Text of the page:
Posts Tagged ‘Werner Herzog’
February 20, 2015 | by The Paris Review
Not long ago a friend gave me a very slim book by the French sinologist Jean François Billeter called Trois essais sur la traduction. Like the (similarly skinny) 19 Ways of Looking at Wang Wei, by Eliot Weinberg and Octavio Paz, this is a book all about specifics—the specific problems of translating classical Chinese poetry. And like that book, this one contains an entire philosophy of translation. “The young musician learns to analyse the form of the work, and by interpreting the work he brings it to life: he makes it his own twice over. In literature, the student learns mainly how to talk about works. He does not make them his own the way the musician does … The result is a frustration that no one admits but that pretty much everyone feels. Students of literature can acquire at least some of [a writer’s] power through the practice of translation, since it consists in saying in one language what the author has said in another—saying it as well as he did, so that it produces the same effect.” I hope someone will bring that power to bear on these graceful, deeply sensible case studies. —Lorin Stein
Of the New York Times Magazine’s quartet of covers coming with its relaunch this weekend, my favorite is Sara Cwynar’s Death Star globe cloaked in a distorted TV test pattern that practically emits a high-frequency reference tone. It turns out that Gary Shteyngart’s essay for the issue—a chronicle of watching Russian TV for a week straight—pairs quite well with Cwynar’s evil-empire cover; he must still have the drone of Putin’s television clouding his brain. (Shteyngart’s exploit reminds me of Caity Weaver’s challenge last year of TGI Friday’s Endless Appetizers promotion, during which she ate mozzarella sticks for close to fourteen hours.) Shteyngart performed his feat Black Mirror style: in front of three large television screens installed in a “luxury cage” at the Four Seasons in New York. From the variety of programs—talk shows, news, classic films, comedy, and lots and lots of dancing—preposterously braided together by state propaganda, Shteyngart plucks hard truths (or, in Putin parlance, “manly truths”) about Russia’s increasing distance from any kind of geopolitical middle ground. “Now the cool nations are no longer inviting Russia for unsupervised sleepovers,” he writes, "and the only kids still leaving notes on Russia’s locker are Kim Jong-un and Raúl Castro.” —Nicole Rudick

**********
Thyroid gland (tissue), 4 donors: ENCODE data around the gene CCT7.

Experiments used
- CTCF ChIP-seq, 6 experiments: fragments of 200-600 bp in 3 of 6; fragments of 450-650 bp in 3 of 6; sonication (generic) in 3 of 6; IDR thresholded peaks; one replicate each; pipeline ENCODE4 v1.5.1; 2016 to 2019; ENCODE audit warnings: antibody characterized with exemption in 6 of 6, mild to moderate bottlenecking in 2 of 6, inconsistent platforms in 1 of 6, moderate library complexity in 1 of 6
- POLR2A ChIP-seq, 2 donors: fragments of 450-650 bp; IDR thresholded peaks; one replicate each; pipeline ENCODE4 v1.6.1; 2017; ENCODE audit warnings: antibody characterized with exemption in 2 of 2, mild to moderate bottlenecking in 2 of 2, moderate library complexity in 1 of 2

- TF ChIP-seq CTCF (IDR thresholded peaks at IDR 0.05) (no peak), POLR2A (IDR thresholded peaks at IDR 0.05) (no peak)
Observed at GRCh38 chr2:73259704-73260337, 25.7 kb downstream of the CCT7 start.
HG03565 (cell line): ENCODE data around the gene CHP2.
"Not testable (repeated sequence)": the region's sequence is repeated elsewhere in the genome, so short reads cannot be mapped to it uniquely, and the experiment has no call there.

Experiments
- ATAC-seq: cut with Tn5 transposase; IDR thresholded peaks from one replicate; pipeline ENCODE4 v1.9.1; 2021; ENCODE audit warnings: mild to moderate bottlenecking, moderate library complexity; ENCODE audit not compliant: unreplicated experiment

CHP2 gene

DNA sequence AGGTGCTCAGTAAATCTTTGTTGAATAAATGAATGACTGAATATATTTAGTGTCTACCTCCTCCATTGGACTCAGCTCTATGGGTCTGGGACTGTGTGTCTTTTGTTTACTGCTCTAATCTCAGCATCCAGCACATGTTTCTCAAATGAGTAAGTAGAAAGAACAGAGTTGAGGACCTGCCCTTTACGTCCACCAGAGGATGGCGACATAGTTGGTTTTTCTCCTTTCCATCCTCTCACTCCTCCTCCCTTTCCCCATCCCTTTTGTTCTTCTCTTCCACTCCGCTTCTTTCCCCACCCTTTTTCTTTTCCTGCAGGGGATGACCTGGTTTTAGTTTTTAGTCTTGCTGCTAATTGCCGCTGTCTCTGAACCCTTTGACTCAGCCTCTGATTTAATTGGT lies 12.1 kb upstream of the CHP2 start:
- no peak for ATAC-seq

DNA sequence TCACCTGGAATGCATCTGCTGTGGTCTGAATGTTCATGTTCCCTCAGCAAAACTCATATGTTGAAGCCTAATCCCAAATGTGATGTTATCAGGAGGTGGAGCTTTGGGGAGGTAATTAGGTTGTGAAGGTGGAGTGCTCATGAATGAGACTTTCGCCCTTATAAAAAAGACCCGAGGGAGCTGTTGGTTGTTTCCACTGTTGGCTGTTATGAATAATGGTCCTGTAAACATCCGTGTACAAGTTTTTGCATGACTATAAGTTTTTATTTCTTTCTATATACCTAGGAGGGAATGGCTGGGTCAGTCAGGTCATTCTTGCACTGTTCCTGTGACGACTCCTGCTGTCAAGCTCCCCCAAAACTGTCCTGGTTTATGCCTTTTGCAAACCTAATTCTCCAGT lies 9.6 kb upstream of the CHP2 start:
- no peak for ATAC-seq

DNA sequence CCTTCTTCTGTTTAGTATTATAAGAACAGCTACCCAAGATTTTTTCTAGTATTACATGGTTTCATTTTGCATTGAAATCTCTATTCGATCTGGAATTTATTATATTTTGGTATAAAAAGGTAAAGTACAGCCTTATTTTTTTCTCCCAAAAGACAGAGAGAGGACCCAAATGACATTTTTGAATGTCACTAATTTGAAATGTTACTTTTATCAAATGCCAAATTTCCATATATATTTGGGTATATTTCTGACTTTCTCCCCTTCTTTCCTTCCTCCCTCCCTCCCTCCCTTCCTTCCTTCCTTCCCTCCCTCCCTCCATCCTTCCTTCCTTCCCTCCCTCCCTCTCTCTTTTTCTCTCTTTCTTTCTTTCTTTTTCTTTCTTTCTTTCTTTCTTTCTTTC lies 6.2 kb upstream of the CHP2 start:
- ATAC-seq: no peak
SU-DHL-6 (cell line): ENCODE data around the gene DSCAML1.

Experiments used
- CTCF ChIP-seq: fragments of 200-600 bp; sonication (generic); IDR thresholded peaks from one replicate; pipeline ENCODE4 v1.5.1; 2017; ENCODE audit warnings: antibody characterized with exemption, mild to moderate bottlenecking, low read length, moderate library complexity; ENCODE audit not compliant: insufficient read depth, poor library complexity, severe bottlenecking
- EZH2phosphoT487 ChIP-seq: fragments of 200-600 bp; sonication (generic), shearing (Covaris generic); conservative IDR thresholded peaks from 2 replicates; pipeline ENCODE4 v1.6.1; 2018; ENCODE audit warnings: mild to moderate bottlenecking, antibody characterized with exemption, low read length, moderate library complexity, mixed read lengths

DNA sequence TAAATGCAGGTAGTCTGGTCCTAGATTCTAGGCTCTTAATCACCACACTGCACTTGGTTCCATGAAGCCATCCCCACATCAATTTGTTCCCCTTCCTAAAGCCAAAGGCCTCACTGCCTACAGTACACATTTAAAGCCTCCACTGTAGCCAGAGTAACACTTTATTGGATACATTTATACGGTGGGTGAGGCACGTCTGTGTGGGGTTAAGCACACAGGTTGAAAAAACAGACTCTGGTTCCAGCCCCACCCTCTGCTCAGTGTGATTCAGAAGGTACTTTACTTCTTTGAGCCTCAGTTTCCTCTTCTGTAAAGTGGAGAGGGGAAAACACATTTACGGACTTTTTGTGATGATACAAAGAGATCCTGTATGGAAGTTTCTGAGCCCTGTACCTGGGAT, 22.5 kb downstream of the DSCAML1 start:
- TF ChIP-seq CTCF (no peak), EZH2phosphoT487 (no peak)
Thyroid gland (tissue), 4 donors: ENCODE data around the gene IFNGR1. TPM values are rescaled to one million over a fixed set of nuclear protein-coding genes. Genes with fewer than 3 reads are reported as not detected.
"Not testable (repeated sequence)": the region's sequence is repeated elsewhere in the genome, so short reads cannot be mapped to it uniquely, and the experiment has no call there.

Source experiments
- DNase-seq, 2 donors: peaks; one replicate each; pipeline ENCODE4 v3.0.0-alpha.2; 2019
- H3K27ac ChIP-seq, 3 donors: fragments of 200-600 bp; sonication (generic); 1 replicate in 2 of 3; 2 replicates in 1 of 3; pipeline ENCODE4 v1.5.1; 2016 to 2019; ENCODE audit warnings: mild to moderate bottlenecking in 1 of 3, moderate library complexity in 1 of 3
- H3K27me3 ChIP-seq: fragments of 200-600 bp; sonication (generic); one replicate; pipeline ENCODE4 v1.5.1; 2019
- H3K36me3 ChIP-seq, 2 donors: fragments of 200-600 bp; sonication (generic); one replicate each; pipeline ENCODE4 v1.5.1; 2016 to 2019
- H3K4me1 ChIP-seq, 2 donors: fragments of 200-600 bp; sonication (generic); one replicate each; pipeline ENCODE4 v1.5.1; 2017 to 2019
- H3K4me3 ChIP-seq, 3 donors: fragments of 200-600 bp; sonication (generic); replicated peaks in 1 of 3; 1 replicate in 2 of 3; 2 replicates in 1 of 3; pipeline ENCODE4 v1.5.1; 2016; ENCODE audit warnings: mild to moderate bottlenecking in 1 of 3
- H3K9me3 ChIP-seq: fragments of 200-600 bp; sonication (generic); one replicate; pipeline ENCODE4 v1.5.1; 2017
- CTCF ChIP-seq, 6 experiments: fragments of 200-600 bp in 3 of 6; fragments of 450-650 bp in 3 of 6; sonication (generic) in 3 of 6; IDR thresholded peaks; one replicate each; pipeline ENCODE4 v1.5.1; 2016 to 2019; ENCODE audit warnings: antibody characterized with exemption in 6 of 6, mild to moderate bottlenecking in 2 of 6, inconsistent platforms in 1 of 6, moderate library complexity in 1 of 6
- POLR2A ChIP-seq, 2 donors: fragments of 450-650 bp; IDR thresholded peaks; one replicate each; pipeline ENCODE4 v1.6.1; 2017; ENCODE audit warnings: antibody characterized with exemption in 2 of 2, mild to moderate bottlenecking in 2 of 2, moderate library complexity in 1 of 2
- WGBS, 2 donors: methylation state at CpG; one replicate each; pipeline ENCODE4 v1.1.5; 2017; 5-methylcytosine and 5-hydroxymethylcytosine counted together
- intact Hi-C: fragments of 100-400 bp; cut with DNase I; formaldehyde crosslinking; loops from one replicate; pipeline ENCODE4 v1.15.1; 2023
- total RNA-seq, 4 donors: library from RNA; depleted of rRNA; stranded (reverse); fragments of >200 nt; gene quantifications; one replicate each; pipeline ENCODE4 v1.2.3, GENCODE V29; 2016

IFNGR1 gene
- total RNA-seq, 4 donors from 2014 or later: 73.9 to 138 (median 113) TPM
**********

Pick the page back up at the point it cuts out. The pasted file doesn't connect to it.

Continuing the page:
Zadie Smith wrote a piece for Rookie this week detailing her antipathy toward keeping a diary: “The dishonesty of diary writing—this voice you put on for supposedly no one but yourself—I found that idea so depressing … I don’t want any record of my days.” That’s an intriguing sentiment to me—I’ve been caught up in The Collected Writings of Joe Brainard, a five-hundred-page kaleidoscope of the New York School artist’s writings and drawings, diary entries included. Smith, miffed by the staged grandeur that crept into the pages of her own diary, renounces the practice. But Brainard renounces the grandeur. In Collected Writings, there’s no asphyxiating sense of malaise or swooping trauma, no insurmountable woe, no quixotic dreams of romance—which is precisely what’s drawn me to the collection. Instead, one gets what one might expect from a diary: the quotidian. We learn what Brainard liked in bed (a “good plain blow-job; It’s rhythm that makes me come the best”), what he thought about on the train (“I like that lumber yard”), his impression of Jamaica (“It’s a hard place to believe in”). As Dan Chaisson puts it, “[Brainard’s] writing specializes in the exploration of the minor emotions often slighted by ‘serious’ writers: contentment rather than elation, glumness rather than despair, horniness instead of passion, and, everywhere, a non-existential, completely ordinary loneliness.” —Caitlin Youngquist
In his new memoir My Life as a Foreign Country, the poet Brian Turner traces his history as a young infantryman in Bosnia and Iraq, interlacing his story with those of his grandfather (who served in World War II), his father (Cold War), and his uncle (Vietnam), to find some element of truth behind the history of human suffering. Turner writes tenderly from his enemies’ perspective, imagining them asleep with their wives, being blown up while building IEDs meant for American soldiers, and even training their crosshairs on one Sgt Turner himself. Neither didactic nor bombastic, My Life as a Foreign Country focuses on the place of the individual in war. It doesn’t hurt that Turner is from my hometown of Fresno, California. “I was prepared to low-crawl,” he writes, “with my facedown in the nastiest, foulest, brackish sludge and sewer the world could offer, that I was from Fresno and people from Fresno can take it, can take it in spades and shovel fulls, people from Fresno can take decades of it, that people from Fresno can outcrawl any motherfucker on the planet … That’s why I joined.” —Jeffery Gleaves